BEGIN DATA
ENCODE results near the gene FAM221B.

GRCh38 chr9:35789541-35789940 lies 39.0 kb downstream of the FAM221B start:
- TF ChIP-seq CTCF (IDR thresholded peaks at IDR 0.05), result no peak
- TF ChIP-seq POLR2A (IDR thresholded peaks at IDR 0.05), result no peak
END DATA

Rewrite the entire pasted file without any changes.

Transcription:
ENCODE results near the gene FAM221B.

GRCh38 chr9:35789541-35789940 lies 39.0 kb downstream of the FAM221B start:
- TF ChIP-seq CTCF (IDR thresholded peaks at IDR 0.05), result no peak
- TF ChIP-seq POLR2A (IDR thresholded peaks at IDR 0.05), result no peak